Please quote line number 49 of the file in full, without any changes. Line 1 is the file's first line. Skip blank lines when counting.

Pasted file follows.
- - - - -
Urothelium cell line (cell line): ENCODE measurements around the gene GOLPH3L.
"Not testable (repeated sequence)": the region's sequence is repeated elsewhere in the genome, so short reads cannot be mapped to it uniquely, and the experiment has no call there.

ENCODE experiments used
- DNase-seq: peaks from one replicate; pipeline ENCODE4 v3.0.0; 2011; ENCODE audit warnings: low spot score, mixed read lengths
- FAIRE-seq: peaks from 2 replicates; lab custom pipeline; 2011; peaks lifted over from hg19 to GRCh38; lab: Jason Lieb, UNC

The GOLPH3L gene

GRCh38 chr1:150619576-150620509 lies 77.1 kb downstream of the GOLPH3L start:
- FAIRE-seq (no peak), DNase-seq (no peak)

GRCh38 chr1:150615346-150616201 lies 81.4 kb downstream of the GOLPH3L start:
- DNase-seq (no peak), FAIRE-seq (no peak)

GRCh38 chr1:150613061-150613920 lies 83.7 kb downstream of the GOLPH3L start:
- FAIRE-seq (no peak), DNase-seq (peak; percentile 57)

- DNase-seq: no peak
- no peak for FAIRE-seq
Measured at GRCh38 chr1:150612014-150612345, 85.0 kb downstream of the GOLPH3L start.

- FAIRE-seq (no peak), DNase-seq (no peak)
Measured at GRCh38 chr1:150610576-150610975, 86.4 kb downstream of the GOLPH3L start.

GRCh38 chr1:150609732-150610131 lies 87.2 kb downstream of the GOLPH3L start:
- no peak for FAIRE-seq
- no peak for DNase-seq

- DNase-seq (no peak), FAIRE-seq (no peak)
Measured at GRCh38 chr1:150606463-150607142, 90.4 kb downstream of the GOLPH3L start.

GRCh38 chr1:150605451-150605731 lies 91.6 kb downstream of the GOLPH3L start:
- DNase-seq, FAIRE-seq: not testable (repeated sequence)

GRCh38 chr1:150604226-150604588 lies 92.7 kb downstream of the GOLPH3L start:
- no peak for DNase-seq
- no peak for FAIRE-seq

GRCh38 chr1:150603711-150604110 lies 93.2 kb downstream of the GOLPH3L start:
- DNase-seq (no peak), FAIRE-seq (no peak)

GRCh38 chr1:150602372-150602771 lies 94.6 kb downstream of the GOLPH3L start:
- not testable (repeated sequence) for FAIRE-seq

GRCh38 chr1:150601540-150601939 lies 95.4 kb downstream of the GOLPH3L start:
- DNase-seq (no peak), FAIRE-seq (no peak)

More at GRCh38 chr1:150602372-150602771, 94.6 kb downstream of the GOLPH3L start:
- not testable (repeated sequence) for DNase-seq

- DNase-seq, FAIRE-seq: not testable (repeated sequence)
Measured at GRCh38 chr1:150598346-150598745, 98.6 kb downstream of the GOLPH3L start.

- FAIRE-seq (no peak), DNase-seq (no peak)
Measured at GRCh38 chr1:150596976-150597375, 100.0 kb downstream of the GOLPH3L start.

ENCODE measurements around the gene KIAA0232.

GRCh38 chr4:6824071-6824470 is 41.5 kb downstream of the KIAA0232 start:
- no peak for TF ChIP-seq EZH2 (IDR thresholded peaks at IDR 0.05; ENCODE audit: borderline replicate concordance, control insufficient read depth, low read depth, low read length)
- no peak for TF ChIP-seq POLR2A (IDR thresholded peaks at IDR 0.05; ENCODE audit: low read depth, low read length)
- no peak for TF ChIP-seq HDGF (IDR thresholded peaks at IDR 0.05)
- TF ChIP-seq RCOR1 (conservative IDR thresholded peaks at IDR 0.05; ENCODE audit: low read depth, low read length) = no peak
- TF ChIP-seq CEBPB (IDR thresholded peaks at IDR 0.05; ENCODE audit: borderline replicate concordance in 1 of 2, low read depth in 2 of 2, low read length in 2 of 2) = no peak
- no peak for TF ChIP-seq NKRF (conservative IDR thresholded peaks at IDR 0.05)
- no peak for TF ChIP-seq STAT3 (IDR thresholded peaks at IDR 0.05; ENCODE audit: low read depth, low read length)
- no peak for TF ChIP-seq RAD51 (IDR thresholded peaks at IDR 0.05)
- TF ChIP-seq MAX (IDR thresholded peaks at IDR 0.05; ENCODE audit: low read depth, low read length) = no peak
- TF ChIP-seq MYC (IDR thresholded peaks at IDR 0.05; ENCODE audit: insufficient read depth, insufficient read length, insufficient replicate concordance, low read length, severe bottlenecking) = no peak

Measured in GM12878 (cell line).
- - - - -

- no peak for TF ChIP-seq RAD51 (IDR thresholded peaks at IDR 0.05)